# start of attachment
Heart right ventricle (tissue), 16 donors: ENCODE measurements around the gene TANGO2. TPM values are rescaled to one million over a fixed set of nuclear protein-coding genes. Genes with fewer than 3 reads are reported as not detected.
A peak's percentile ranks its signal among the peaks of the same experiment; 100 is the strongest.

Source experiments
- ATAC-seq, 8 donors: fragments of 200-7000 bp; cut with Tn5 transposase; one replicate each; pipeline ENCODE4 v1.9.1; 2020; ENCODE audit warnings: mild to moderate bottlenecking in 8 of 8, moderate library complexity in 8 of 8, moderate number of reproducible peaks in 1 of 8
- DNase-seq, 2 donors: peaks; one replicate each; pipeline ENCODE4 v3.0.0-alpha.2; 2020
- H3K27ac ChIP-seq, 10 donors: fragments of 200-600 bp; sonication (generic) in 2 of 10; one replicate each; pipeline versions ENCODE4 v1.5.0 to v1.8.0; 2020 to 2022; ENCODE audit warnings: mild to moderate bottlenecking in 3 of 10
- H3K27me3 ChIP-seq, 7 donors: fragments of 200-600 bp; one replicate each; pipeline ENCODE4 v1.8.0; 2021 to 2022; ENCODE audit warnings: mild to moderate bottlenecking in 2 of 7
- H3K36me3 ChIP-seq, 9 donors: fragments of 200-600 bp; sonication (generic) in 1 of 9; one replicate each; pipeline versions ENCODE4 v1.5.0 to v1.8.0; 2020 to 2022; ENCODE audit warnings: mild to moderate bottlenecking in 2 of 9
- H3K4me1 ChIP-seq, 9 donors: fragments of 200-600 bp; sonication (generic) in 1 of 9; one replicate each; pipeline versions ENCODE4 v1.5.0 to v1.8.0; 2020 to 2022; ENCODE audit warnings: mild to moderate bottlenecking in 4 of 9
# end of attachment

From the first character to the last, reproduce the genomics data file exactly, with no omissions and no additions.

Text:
Heart right ventricle (tissue), 16 donors: ENCODE measurements around the gene TANGO2. TPM values are rescaled to one million over a fixed set of nuclear protein-coding genes. Genes with fewer than 3 reads are reported as not detected.
A peak's percentile ranks its signal among the peaks of the same experiment; 100 is the strongest.

Source experiments
- ATAC-seq, 8 donors: fragments of 200-7000 bp; cut with Tn5 transposase; one replicate each; pipeline ENCODE4 v1.9.1; 2020; ENCODE audit warnings: mild to moderate bottlenecking in 8 of 8, moderate library complexity in 8 of 8, moderate number of reproducible peaks in 1 of 8
- DNase-seq, 2 donors: peaks; one replicate each; pipeline ENCODE4 v3.0.0-alpha.2; 2020
- H3K27ac ChIP-seq, 10 donors: fragments of 200-600 bp; sonication (generic) in 2 of 10; one replicate each; pipeline versions ENCODE4 v1.5.0 to v1.8.0; 2020 to 2022; ENCODE audit warnings: mild to moderate bottlenecking in 3 of 10
- H3K27me3 ChIP-seq, 7 donors: fragments of 200-600 bp; one replicate each; pipeline ENCODE4 v1.8.0; 2021 to 2022; ENCODE audit warnings: mild to moderate bottlenecking in 2 of 7
- H3K36me3 ChIP-seq, 9 donors: fragments of 200-600 bp; sonication (generic) in 1 of 9; one replicate each; pipeline versions ENCODE4 v1.5.0 to v1.8.0; 2020 to 2022; ENCODE audit warnings: mild to moderate bottlenecking in 2 of 9
- H3K4me1 ChIP-seq, 9 donors: fragments of 200-600 bp; sonication (generic) in 1 of 9; one replicate each; pipeline versions ENCODE4 v1.5.0 to v1.8.0; 2020 to 2022; ENCODE audit warnings: mild to moderate bottlenecking in 4 of 9